Someone recently asked me whether I helped people get “better” jobs or jobs that made them happier.
My answer was that the two were the same.
Of course, if you were to look at your career from a purely strategic point of view, I could give you four good reasons why it makes sense to change jobs within the same or similar industry three times during your first ten years of employment:
Many people view a job change as a way of promoting themselves to a better position. In most cases, I would agree.
However, you should always be sure your new job offers you the means to satisfy your values. While there’s no denying the strategic virtues of selective job changing for the purpose of career leverage, you want to make sure the path you take will lead you where you really want to go.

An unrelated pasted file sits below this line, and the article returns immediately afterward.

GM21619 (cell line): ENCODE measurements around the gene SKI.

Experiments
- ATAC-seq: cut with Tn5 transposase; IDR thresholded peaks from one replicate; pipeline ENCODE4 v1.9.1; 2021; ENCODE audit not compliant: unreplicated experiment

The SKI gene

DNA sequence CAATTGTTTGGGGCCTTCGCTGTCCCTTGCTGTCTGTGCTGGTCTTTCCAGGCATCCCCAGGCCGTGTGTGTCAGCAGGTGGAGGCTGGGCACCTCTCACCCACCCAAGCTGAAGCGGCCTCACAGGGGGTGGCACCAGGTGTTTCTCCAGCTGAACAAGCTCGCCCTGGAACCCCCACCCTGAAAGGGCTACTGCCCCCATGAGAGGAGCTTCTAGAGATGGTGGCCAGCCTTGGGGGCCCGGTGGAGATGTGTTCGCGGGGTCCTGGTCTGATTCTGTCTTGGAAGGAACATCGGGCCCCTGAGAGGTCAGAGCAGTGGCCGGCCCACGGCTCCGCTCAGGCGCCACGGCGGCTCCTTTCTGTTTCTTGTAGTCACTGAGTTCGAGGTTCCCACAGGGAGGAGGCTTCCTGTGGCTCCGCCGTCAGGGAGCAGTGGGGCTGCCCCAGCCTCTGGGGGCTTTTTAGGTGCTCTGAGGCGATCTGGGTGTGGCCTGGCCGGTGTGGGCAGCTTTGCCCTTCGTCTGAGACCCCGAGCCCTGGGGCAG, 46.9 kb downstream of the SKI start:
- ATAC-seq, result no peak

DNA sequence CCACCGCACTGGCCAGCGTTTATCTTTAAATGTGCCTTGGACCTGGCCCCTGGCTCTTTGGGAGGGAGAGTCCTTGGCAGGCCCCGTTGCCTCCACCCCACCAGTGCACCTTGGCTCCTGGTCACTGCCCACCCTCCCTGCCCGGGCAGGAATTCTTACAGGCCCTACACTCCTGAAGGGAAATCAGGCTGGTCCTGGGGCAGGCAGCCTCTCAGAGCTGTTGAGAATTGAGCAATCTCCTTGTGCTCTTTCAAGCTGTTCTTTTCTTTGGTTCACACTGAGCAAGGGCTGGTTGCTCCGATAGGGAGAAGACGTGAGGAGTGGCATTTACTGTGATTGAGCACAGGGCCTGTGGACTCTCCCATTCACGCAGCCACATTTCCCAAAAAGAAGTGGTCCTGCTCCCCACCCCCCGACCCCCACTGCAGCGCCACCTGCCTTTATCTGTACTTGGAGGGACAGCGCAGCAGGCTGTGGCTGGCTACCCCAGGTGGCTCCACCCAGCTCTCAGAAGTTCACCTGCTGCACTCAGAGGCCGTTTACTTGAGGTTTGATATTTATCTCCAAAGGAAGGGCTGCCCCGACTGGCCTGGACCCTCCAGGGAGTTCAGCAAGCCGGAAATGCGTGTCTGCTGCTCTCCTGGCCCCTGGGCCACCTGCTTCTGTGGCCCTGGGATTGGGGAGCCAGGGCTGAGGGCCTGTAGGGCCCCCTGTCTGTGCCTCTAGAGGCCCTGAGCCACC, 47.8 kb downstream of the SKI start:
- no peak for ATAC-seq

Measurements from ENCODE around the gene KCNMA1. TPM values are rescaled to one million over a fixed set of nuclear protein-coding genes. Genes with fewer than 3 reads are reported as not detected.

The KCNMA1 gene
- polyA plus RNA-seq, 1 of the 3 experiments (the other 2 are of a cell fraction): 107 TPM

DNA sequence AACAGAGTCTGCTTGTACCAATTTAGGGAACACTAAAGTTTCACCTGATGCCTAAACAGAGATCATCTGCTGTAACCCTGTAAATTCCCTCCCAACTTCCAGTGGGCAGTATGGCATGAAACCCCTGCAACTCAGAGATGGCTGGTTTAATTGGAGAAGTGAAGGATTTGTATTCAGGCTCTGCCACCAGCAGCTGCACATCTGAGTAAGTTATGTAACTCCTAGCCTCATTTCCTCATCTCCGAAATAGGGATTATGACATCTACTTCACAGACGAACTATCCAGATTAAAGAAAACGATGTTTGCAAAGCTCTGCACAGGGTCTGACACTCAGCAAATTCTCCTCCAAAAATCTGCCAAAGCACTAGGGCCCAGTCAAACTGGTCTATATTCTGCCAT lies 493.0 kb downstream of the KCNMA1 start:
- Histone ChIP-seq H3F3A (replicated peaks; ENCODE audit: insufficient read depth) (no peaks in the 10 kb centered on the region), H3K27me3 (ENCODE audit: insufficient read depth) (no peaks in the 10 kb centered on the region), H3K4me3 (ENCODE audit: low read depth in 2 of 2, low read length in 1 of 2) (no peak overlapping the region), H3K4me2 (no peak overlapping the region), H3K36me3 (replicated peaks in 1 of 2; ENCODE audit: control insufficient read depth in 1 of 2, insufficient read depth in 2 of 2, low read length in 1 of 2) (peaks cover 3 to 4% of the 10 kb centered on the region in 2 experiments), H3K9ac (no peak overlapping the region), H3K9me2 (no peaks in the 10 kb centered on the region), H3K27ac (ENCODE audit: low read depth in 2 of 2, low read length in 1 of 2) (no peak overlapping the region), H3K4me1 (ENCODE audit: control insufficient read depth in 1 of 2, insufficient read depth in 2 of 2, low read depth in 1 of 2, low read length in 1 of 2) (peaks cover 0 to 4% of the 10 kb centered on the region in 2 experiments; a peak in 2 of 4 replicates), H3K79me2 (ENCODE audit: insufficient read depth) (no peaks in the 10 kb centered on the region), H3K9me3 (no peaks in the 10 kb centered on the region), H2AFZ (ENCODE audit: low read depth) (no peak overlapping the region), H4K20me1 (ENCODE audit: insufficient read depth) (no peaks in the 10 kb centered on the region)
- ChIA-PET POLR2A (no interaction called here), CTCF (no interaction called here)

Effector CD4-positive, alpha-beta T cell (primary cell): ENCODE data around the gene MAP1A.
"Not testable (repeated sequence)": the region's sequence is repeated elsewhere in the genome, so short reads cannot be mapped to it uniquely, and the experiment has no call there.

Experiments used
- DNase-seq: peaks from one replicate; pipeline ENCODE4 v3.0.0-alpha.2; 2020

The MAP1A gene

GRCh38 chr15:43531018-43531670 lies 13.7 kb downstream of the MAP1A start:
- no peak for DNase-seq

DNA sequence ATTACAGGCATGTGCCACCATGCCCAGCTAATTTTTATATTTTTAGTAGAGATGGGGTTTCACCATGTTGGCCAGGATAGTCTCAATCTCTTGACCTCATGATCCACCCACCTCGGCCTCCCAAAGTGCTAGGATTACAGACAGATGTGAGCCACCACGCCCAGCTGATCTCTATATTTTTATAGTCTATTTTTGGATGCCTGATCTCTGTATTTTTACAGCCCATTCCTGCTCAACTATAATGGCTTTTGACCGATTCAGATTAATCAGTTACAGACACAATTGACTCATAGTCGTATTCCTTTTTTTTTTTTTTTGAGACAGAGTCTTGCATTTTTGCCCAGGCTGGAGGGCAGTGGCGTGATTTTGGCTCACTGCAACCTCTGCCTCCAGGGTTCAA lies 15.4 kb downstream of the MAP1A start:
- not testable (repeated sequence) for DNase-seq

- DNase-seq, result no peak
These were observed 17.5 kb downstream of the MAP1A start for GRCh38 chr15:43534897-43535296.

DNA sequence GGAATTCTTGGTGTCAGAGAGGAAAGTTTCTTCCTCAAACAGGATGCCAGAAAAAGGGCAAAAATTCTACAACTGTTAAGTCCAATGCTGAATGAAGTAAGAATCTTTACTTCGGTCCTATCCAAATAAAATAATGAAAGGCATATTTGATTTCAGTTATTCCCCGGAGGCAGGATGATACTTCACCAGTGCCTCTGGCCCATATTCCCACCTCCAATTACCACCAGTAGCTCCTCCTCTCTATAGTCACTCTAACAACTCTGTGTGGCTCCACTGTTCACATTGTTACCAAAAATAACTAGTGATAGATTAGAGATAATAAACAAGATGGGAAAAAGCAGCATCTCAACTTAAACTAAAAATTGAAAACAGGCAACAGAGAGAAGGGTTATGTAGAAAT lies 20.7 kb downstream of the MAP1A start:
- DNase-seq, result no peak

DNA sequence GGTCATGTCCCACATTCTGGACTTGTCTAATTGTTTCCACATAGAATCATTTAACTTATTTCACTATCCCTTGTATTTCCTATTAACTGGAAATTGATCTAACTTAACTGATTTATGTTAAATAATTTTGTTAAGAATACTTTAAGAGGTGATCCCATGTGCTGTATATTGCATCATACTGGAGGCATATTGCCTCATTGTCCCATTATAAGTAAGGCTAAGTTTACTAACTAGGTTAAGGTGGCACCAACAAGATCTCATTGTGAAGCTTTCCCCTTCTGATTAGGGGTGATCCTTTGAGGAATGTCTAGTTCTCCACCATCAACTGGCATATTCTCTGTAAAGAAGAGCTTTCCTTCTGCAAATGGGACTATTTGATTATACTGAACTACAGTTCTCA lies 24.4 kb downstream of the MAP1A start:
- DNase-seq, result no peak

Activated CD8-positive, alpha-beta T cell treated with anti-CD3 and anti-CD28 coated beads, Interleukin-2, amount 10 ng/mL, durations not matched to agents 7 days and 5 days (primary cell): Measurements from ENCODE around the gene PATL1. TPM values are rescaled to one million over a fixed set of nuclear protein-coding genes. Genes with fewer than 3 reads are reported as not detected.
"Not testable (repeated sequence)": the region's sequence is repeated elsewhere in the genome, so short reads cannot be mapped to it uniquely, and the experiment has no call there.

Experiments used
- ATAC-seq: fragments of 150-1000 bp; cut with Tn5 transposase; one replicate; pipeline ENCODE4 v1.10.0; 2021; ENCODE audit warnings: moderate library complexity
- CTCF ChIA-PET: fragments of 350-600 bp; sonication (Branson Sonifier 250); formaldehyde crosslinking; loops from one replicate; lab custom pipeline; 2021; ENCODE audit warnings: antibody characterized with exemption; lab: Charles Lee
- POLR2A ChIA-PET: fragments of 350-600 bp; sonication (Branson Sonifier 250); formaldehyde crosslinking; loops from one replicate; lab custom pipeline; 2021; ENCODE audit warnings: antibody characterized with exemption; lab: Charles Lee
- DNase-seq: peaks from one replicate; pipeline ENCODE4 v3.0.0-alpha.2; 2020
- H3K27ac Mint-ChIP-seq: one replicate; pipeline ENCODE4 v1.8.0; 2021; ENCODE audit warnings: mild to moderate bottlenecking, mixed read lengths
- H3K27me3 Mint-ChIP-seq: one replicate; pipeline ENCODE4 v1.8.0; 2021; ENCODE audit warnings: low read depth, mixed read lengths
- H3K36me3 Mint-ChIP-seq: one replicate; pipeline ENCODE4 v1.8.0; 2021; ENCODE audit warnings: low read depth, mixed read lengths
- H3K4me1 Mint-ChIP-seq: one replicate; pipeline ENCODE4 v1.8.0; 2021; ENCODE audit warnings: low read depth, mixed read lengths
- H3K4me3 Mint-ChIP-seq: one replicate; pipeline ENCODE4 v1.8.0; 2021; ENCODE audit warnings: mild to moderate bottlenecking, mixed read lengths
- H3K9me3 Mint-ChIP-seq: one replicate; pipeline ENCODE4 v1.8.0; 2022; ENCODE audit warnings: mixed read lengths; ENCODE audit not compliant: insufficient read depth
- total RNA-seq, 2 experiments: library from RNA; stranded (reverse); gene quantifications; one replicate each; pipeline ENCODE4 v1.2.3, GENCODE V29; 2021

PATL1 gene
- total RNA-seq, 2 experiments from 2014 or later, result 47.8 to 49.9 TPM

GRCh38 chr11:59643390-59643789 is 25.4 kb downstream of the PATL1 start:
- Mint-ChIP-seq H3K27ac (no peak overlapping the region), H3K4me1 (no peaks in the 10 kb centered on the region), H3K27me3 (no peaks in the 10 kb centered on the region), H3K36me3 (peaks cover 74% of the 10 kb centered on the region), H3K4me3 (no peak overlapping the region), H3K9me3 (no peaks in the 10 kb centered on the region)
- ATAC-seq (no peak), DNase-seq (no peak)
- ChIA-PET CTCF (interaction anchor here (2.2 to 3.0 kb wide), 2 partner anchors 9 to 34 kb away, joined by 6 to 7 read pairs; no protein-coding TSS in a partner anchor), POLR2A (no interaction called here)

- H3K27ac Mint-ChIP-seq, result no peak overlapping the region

For instance, I see no reason to make a job change for more money if it’ll make you unhappy to the point of distraction. Not long ago, I placed a project engineer with a company that offered him a $47,000 a year job. Later, he told me that the same day he agreed to go to work for my client, he’d turned down an offer of $83,200 with another company. The reason? The higher offer was for a consulting position with an aerospace company in Detroit — a job that would have taken him down a road he felt was a dead end.
To me, the “best” job is one in which your values are being satisfied most effectively. If career growth and advancement are your primary goals, and they’re represented by how much you earn, then the job that pays the most money is the “better” job.
Your responsibility when contemplating a change is to evaluate what’s most important to you. Whether you focus on a single aspect of your job (like Pat, Craig, and Neil did), or on the overall nature of the job you’d like to improve…
The more clearly you connect your values with your work, the greater the potential for job satisfaction.